Many of today’s stormwater models are better able to address the challenges encountered in the earlier years of dual drainage modeling. The Stormwater Management Model (SWMM5, Rossman 2015), for example, takes into account the channel storage, pressurized flow, backwater, surcharging, reverse flow and surface ponding conditions required to simulate the interactions between major and minor systems. Furthermore, the increasing quality and availability of GIS data combined with swiftly advancing GIS tools to aid with the rapid delineation and parameterization of numerous drainage areas allows for increasingly representative land surface descriptions. Mark et al. (2004) stated that “a combination of GIS and 1D hydrodynamic modeling constitutes a cost efficient system for planning and management of drainage systems suffering from urban flooding.” Integrating a 2D (two dimensional) component can allow for a better representation of overland flow paths in a dual drainage model (Leandro et al. 2009), but for long term modeling of city wide drainage systems the computational costs of this approach remain high.
Real world examples of dual drainage modeling are now needed to serve as case studies demonstrating the input requirements, capabilities and limitations of these techniques for use in a variety of urban settings. This paper presents the dual drainage model created in response to recent flooding in the Cooksville Creek watershed in Southern Ontario. The focus of this paper will be on the data inputs, setup, parameterization, calibration and validation of the model. Ongoing model uses, recommendations to improve the model’s accuracy and suggestions for further analysis are also discussed.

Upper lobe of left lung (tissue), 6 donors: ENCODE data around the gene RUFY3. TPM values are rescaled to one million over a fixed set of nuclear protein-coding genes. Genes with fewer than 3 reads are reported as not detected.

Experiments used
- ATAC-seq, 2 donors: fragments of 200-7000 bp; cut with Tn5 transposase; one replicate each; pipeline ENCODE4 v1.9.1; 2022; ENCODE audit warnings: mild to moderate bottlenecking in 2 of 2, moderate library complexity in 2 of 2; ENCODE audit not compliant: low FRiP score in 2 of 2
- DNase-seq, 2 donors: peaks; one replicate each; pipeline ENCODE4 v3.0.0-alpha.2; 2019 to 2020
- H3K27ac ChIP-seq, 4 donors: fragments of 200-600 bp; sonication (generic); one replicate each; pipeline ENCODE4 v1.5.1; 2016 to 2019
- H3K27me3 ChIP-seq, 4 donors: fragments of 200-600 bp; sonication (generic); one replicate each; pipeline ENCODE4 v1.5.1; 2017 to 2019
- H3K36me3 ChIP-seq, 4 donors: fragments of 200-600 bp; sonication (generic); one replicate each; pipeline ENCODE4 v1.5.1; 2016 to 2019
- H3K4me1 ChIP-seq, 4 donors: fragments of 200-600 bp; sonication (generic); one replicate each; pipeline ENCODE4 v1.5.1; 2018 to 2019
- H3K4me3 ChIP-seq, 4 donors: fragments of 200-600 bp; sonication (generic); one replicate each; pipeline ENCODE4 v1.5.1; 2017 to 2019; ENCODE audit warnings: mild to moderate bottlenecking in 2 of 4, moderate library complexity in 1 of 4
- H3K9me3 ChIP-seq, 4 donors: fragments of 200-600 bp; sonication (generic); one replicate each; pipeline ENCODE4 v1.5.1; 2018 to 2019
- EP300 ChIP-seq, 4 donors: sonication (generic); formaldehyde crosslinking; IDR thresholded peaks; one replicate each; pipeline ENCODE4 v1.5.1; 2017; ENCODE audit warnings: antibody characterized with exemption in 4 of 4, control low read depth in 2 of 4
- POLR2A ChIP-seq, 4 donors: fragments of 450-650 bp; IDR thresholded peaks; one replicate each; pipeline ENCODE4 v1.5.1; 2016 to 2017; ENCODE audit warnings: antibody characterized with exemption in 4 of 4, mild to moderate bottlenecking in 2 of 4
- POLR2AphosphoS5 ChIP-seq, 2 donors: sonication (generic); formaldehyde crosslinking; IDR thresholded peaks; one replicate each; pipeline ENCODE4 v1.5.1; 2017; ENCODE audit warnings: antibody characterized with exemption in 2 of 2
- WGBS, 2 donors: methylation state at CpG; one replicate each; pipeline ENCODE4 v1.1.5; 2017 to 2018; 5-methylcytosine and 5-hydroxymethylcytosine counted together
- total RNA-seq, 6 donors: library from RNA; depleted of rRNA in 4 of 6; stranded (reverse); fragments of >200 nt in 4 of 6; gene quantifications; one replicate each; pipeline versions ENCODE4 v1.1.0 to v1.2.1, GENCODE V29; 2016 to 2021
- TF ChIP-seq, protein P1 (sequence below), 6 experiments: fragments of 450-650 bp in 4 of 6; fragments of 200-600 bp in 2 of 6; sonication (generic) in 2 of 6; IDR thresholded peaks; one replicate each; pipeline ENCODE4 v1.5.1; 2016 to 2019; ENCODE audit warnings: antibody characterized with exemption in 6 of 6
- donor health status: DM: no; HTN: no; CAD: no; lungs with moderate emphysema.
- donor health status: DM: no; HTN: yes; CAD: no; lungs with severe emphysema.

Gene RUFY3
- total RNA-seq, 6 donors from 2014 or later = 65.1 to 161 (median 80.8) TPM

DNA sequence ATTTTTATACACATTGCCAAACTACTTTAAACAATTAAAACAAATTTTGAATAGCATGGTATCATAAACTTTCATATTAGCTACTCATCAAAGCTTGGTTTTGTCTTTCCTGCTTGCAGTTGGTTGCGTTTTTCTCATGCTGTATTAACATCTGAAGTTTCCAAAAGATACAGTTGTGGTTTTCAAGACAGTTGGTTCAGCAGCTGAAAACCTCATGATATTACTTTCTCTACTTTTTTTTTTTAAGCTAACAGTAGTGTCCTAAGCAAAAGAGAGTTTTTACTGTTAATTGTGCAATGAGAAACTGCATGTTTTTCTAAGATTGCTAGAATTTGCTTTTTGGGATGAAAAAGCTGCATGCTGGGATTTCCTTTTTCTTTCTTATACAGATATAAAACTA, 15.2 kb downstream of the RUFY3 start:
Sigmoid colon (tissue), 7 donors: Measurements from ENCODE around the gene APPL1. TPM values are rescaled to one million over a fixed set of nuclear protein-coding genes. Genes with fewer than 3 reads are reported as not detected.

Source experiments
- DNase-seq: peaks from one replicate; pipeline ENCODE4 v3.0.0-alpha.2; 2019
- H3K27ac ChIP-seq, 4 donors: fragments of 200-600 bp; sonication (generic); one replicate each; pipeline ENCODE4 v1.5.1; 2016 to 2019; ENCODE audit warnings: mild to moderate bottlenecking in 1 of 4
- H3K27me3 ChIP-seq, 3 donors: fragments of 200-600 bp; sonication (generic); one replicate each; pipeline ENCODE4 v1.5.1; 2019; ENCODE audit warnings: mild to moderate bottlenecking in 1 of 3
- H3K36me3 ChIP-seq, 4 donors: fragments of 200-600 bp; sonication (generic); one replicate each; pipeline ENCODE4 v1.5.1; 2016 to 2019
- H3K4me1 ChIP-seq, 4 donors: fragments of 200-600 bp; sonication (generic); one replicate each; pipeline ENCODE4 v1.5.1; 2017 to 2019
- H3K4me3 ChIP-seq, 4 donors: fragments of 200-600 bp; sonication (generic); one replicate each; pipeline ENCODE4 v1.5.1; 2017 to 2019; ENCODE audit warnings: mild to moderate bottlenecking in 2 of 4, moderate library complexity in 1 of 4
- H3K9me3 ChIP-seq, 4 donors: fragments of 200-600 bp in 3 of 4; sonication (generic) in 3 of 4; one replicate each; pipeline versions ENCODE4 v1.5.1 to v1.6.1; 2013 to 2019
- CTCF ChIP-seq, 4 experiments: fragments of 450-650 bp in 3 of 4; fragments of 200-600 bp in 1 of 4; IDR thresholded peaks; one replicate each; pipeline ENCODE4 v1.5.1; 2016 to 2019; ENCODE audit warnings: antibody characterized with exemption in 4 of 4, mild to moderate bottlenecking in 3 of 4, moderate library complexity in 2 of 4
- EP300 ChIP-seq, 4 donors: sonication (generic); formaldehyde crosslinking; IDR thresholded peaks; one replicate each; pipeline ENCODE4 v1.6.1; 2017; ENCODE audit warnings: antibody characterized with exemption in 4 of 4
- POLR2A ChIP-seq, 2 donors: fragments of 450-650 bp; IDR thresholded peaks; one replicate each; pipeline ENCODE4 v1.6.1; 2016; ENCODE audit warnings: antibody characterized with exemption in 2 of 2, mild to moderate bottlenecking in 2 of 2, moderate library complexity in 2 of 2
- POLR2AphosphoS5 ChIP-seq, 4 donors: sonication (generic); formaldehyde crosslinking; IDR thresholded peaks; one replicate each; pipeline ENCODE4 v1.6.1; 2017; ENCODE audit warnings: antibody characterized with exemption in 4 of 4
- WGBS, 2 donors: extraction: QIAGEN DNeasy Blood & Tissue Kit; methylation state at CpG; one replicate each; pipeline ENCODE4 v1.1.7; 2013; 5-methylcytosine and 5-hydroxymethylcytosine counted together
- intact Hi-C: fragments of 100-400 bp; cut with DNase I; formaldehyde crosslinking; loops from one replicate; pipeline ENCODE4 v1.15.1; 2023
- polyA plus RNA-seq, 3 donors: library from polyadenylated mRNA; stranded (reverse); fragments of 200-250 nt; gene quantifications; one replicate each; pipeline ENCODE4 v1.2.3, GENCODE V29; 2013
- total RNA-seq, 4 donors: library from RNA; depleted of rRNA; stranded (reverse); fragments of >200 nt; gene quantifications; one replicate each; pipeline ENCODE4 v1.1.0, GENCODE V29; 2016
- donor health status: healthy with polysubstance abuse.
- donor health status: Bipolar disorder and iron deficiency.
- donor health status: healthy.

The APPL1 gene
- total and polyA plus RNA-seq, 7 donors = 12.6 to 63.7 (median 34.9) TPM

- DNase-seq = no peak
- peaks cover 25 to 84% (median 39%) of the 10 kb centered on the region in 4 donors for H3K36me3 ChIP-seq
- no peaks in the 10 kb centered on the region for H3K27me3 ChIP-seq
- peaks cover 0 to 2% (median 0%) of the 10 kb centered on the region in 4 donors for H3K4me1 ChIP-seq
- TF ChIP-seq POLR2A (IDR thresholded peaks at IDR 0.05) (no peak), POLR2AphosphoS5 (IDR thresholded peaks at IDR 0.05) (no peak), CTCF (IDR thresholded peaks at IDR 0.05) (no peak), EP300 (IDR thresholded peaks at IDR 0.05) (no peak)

2 Study Area
Cooksville Creek is a highly urbanized watershed approximately 30 km west of downtown Toronto, Ontario. Land use within the 33 km2 subcatchment is approximately 60% residential and 34% commercial and industrial, and very limited natural cover still exists along the creek. The elevation of the watershed varies from 190 m amsl (above mean sea level) in the upstream areas to 75 m amsl at the outlet to Lake Ontario. Impervious cover is approximately 48%, and soil in the area has been characterized as having low hydraulic conductivity. Cooksville Creek is ~18 km long with a flashy hydrologic response due to the highly urbanized nature of the watershed. Much of Mississauga (population 700 000) lies within the Cooksville Creek watershed (see map in Figure 1).
Figure 1 Cooksville Creek watershed (image from Google Earth, 2016).
The Cooksville Creek watershed experienced several major storm events in recent years which caused significant damage to public and private property and infrastructure. The events of 2009-08-04 and 2013-07-08 had 68 mm and 80 mm of rainfall respectively and both occurred within <3 h. These recent flooding events have drawn attention to the need for a detailed evaluation of both the major and minor drainage systems.
The minor drainage system in the watershed consists mainly of circular concrete pipes with large rectangular conduits and grassed ditches in some areas. The major drainage system consists of mostly asphalt covered roads. Current practice in Mississauga is to design minor and major drainage system components for 10 y and 100 y design storms respectively.
3 Model Development
All model development and calibration was performed in PCSWMM, a GIS based spatial decision support system that provides an engineering planning, design, and management environment for the official version of the SWMM5 engine developed by the United States Environmental Protection Agency (USEPA). SWMM5 is a dynamic rainfall–runoff–routing simulation model used for single event and long term simulation of water quantity and quality (Rossman 2015).